Updated: Port of Vancouver hits record container volume

Export and import traffic up year-to-date at Canada's largest port

Despite trade uncertainty gripping the globe, it's full steam ahead for Canada's largest port.

From January to June, the Port of Vancouver handled a record 1.64 million TEUs (20-foot equivalent units) – a 5% increase in volume over 2017. 

According to Robin Silvester, president and CEO of the Vancouver Fraser Port Authority, the port expects growth to continue, particularly as Canada works to diversify its trade relationships, and as it ratifies the Comprehensive and Progressive Agreement for Trans-Pacific Partnership (CPTPP). As it stands, Vancouver already handles one of every three dollars of Canadian trade beyond North America.

“If anything, there’s an increasing emphasis on Vancouver’s importance as we go forward, because of the uncertainty with our main trading partner to the south of us,” said Silvester, adding that the port's ability to increase its capacity is one of his top concerns.

“Diversifying Canada’s trade relationships beyond North America is going to critically depend on growing capacity here in Vancouver."

In the first half of 218, export traffic rose 6.6% and imports rose 3.7% at the port, and according to the port authority, there are no signs container growth on Canada’s West Coast will slow down any time soon.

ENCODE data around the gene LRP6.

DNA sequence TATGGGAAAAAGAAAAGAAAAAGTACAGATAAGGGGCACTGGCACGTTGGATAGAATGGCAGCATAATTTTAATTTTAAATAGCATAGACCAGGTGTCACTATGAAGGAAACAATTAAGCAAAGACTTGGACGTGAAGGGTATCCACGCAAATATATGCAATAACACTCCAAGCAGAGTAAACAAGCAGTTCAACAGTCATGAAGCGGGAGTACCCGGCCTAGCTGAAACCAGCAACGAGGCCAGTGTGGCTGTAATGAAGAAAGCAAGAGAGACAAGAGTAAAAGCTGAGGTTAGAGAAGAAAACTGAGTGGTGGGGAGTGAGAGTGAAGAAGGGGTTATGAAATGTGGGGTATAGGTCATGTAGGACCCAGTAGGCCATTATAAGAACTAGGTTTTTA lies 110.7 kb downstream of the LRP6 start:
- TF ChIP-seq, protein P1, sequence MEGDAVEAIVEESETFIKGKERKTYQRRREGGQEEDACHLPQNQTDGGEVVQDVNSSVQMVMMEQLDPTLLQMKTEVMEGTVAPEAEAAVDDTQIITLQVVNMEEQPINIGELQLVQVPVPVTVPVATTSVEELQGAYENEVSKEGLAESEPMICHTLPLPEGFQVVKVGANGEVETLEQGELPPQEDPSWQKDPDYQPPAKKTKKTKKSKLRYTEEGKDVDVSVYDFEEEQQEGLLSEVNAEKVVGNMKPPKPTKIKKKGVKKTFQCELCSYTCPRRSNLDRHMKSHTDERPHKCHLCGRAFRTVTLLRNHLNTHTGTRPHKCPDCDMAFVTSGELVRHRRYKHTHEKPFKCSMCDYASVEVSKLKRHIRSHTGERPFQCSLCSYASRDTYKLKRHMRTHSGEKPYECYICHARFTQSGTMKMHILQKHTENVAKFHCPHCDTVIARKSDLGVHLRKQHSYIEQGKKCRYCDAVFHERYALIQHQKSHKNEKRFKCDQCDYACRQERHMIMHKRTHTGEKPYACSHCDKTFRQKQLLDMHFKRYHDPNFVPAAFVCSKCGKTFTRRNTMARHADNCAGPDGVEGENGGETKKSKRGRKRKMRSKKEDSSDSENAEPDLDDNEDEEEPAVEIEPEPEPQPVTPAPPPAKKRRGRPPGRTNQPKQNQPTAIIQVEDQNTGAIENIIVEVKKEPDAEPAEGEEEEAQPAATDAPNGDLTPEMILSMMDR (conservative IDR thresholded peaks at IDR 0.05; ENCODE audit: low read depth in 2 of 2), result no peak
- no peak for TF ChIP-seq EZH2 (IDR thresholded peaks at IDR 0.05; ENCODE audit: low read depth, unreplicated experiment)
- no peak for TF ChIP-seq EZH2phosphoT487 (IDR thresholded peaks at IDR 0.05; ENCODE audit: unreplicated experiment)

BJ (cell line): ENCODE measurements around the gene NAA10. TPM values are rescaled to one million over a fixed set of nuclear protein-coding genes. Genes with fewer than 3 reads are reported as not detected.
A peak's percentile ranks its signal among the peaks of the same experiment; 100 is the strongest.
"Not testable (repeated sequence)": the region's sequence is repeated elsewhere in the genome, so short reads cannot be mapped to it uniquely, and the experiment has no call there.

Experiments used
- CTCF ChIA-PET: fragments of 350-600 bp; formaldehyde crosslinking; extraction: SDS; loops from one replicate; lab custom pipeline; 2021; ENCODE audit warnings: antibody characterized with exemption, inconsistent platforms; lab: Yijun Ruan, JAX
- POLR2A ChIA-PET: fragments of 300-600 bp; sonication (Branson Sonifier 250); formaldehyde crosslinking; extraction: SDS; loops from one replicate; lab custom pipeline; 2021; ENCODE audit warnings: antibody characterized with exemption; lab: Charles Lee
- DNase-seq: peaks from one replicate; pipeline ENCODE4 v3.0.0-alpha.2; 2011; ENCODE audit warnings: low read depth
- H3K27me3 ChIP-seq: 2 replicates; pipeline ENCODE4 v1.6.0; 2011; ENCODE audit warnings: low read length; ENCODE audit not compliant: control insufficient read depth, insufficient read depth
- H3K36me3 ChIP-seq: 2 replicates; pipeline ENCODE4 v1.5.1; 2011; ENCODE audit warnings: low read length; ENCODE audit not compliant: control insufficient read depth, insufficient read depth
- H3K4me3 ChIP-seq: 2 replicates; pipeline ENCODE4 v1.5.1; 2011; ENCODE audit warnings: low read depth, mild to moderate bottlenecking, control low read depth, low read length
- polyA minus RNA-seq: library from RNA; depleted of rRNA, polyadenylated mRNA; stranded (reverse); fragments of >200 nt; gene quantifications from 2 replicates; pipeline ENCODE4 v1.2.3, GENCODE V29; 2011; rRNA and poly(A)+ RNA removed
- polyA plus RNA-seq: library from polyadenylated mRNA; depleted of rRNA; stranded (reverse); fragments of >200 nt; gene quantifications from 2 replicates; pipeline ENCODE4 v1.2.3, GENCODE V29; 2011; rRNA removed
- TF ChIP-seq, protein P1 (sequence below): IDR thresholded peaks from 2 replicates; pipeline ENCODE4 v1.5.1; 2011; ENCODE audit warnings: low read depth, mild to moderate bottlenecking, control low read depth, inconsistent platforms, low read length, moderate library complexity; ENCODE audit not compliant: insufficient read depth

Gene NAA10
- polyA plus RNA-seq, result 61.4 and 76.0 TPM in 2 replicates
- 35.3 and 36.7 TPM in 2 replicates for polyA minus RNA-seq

As such, the port has been a major advocate of the need to sustainably increase container capacity in the region. At present, significant upgrades are underway at the Port of Vancouver's facilities to help increase efficiency. Its an area of focus for its partners too: earlier this year, Global Container Terminals Canada launched pilot programs at Delta and Vancouver ports to improve trucking productivity.

Silvester added that part of the port's strategy has been to buy up available parcels of industrial land in order to preserve their zoning, as Metro Vancouver grapples with a shrinking supply of industrial land. Metro Vancouver has launched a task force to explore that issue further.

Reports suggest however that current improvements are not enough to meet future trade demand beyond the mid-2020s.

“There are some small positive steps, but there’s a looming major problem that’s careering toward us," said Silvester.

“I’m concerned that we really need to move beyond awareness of the problem into action to protect remaining industrial land, and think about how we provide capacity to Canada’s trade.”